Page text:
The growing power of federal bureaucrats to dictate regulatory edicts from Washington would be unrecognizable to the authors of our Constitution.

The ability of regulators to re-interpret laws passed years ago in ways never intended by Congress has become a serious threat to the checks on executive branch power that serve as the foundation for the rule of law.

If the presidential appointees can fundamentally reinterpret laws passed by Congress without the approval of the legislative branch, the very role of these elected representatives of the people is at risk.

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No one is safe if the president and his or her appointees can unilaterally use their power to regulate any business or business sector out of existence, with virtually no accountability to elected officials.

The problem is especially acute in a lame duck president's second term, when that president will never have to face the voters again.
It is, for these reasons, now time to restore limits on executive branch power with a basic principle: "Regulations, like laws should have the consent of the governed."

Just as "No Taxation Without Representation" was a rallying cry for those who fought for American Independence, "No Regulation Without Representation" can be a rallying cry for those who believe that democracy, not bureaucracy is what makes our system of government the best the world has ever seen.

Nearly all Republicans in the U.S. House of Representatives and some courageous  Democrats have in the past supported the so-called REINS Act to require the Congress approve major new federal regulations.

But it is very unlikely that the REINS act can get 60 votes in the Senate and even more unlikely that this president or a future president bent on expanding the regulatory authority of the White House would sign it.

However, while there may be a partisan deadlock in Washington, the further one travels outside the Beltway, the more unpopular federal regulators become.

It may well be that majorities of state legislators in 2/3 of the states would agree with the principle that federal regulators ought to be accountable to elected officials.

And just as pressure from state legislators was critical in persuading Congress to propose the original Bill of Rights, similar pressure could force Congress to curb the authority of federal regulators.

In fact, three times in American history,  pressure from states has helped force Congress to propose Amendments states wanted, starting with the Bill of Rights and including both the 17th Amendment for direct election of U.S. senators and the 22nd Amendment for presidential term limits.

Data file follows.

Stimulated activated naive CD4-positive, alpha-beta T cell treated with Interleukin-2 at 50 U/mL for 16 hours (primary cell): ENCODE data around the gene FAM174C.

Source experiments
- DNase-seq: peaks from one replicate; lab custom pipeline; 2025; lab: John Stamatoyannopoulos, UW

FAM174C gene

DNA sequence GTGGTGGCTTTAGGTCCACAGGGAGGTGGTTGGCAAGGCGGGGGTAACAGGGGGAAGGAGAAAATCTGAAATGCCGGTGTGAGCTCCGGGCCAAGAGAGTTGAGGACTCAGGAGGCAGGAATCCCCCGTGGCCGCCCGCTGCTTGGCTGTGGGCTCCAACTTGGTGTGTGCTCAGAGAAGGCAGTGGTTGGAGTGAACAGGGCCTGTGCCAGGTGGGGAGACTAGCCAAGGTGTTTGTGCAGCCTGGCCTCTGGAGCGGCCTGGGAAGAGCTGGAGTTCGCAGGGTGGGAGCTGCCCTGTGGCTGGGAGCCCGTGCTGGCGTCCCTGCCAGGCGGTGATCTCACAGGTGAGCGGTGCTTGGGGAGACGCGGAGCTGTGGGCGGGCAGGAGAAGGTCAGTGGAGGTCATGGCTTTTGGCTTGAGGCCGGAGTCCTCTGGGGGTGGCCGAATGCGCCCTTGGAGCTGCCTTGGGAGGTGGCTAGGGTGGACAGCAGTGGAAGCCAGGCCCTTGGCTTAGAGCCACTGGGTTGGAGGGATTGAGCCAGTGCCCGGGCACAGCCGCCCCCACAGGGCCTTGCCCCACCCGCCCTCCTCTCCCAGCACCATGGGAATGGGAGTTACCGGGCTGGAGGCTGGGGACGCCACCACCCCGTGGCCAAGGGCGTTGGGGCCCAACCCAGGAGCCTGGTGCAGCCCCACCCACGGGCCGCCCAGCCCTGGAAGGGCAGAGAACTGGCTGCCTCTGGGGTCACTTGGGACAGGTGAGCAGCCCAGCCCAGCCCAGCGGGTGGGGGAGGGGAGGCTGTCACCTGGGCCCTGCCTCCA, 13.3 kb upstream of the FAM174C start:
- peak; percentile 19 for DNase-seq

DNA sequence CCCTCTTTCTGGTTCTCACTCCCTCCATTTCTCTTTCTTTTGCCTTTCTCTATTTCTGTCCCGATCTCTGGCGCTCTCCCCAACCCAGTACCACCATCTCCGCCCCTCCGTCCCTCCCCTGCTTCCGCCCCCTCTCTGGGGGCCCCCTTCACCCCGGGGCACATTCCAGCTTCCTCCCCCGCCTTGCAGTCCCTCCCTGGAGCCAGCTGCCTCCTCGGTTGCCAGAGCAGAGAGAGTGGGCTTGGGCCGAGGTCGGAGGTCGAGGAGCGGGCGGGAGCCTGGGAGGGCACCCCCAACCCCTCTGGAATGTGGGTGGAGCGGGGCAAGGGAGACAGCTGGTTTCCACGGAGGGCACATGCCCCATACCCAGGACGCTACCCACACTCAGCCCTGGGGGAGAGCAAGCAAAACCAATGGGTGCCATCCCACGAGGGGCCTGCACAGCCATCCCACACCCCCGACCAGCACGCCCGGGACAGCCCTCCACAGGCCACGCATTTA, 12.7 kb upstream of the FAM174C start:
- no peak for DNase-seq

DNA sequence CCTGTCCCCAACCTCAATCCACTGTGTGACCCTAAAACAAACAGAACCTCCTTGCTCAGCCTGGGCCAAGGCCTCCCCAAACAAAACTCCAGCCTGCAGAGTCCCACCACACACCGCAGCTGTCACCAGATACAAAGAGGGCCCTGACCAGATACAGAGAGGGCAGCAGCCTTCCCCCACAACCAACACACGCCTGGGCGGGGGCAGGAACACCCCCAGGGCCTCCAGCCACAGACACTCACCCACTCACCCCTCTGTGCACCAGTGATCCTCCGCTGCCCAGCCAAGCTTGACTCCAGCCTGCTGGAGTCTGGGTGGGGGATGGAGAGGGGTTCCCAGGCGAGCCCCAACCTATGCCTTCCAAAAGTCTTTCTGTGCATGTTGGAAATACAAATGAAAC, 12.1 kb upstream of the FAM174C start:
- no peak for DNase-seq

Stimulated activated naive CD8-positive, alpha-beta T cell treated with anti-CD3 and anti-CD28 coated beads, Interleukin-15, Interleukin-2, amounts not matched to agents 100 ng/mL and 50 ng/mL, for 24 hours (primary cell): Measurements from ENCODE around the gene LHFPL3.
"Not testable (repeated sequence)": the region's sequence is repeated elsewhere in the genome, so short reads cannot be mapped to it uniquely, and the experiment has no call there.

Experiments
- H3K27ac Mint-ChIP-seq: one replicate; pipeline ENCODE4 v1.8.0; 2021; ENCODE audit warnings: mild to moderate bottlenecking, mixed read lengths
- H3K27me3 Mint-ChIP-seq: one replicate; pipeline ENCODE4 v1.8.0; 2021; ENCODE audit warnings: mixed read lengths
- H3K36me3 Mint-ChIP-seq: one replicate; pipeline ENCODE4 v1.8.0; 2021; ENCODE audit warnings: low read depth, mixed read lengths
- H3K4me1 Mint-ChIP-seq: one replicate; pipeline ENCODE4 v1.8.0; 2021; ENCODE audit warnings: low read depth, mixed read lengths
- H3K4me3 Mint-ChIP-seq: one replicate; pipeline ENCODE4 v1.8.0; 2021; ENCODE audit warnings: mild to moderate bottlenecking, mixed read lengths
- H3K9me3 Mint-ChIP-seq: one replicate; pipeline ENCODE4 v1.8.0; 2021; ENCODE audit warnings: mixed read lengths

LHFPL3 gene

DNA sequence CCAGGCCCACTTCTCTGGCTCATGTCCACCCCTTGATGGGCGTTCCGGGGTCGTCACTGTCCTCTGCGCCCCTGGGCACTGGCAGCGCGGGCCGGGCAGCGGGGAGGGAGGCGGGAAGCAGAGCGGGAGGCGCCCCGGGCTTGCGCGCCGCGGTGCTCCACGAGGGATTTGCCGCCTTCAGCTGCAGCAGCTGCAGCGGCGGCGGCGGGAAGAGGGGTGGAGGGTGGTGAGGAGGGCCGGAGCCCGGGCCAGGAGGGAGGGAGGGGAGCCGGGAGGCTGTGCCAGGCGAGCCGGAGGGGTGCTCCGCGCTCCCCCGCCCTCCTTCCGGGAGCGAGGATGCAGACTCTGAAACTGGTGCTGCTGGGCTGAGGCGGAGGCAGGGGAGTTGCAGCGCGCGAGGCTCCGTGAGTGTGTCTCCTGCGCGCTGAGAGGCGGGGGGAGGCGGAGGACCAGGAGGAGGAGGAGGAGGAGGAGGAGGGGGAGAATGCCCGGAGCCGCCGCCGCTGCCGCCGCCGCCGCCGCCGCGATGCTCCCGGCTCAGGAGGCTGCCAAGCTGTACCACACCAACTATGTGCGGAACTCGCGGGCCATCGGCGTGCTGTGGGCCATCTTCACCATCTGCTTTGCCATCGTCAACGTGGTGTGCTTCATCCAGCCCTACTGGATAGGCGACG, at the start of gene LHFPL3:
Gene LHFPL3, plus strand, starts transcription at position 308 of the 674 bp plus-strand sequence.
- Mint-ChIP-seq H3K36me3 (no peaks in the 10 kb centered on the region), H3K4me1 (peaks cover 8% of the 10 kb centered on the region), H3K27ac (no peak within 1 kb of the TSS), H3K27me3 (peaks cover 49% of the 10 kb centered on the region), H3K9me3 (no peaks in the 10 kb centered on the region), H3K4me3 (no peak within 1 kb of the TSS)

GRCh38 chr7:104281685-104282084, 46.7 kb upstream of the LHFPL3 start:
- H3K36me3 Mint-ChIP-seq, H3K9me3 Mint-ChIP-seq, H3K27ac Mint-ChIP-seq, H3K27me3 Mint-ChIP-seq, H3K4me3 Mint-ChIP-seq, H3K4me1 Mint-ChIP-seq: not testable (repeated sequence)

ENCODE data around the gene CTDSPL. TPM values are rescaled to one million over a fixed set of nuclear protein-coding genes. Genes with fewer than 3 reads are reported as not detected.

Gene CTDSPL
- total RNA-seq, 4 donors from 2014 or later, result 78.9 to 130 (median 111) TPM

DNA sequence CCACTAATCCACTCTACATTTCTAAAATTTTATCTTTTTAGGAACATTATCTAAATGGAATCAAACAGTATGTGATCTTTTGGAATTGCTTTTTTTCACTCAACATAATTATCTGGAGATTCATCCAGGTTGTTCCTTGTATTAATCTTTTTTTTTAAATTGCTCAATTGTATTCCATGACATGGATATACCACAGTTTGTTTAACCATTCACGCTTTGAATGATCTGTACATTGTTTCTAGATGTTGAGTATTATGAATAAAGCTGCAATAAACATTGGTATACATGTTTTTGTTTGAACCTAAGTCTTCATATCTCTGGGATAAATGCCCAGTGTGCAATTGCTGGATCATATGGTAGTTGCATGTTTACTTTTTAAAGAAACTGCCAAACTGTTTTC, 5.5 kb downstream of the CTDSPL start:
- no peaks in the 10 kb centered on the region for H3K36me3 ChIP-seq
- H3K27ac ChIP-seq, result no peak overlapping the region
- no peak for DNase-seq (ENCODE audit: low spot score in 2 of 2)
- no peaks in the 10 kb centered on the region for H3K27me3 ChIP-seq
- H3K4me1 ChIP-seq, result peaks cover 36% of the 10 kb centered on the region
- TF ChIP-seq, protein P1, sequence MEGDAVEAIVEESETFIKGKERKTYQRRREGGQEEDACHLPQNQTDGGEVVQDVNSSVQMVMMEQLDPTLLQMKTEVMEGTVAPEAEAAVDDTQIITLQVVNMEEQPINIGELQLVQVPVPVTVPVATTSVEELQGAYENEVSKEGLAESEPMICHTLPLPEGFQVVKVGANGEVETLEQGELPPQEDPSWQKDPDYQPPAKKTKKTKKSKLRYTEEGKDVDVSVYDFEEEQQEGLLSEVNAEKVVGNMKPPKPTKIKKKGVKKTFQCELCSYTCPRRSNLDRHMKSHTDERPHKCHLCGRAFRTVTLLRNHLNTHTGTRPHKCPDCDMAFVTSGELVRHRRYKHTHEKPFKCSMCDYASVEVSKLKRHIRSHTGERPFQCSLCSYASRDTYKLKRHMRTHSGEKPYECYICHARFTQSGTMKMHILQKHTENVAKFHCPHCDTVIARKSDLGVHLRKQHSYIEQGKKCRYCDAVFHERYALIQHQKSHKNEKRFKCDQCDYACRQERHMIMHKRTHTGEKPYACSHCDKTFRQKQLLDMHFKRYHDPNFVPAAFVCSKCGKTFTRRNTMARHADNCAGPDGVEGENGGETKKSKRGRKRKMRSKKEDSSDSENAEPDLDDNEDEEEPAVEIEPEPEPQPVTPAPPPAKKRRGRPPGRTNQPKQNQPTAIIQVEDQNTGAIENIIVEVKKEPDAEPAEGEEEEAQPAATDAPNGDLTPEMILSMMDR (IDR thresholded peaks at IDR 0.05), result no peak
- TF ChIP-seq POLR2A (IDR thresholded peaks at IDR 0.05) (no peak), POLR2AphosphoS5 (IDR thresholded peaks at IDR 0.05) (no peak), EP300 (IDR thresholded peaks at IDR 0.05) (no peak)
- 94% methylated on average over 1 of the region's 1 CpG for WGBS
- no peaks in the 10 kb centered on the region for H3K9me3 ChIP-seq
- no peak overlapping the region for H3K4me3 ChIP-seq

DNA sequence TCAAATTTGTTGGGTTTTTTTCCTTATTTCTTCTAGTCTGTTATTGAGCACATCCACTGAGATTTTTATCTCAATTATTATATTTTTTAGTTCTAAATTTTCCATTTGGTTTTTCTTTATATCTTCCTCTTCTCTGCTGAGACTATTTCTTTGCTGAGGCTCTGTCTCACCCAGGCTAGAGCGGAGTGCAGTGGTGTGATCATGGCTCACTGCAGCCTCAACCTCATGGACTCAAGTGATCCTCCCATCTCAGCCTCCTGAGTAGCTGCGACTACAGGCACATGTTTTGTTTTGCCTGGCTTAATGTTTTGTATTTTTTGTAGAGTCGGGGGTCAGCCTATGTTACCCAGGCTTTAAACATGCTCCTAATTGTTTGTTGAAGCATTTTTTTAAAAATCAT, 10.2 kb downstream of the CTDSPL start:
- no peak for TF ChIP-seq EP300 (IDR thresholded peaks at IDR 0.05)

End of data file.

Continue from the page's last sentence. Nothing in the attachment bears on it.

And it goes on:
That is one reason why 15 state legislative chambers, including the Tennessee Senate, where there was bipartisan support, have already passed resolutions urging that Congress propose the "Regulation Freedom Amendment" to the U.S. Constitution to require that major new federal regulations be approved by Congress.

The text of the Amendment is as follows:

"Whenever one quarter of the Members of the U.S. House or the U.S. Senate transmit to the President their written declaration of opposition to a proposed federal regulation, it shall require a majority vote of the House and Senate to adopt that regulation."

This Amendment would make federal regulators accountable, by ensuring that the most controversial and consequential regulations would have to be reviewed and approved by Congress before they could go into effect.

With both houses of 31 state legislatures now controlled by Republicans, and the legislatures of 7 more divided with Democrats and Republicans each controlling one House, making federal regulators more accountable to elected officials could become a significant issue between now and November 2016.

More and more state legislators, as well as members of Congress will have to take a stand:  Should federal regulators keep their power to dictate from Washington, or is it time to make them more accountable?

And as bipartisan support for the reining in federal regulators grows, perhaps even those federal regulators and their overseers in the White House will take notice.  Perhaps the growth of support for this effort could even deter some excessive regulation--and perhaps as well some of the excessively broad delegations of authority which have enabled the regulators and for which Congress should be held accountable.

And perhaps just as important, support this effort will allow voters to distinguish between candidates for president who want to keep the power this administration has so vastly expanded, and those who want to restore Constitutional checks and balances on the abuse of power by the executive branch.

The deadlock in Washington can be broken.  And leadership from states and state legislatures can be a key part of making it happen.

Norris is majority leader of the Tennessee Senate and immediate past chair of the Council of State Governments. Gray was White House counsel to President George H.W. Bush. He is the founder of Boyden Gray & Associates, a constitutional and regulatory law firm in Washington, D.C.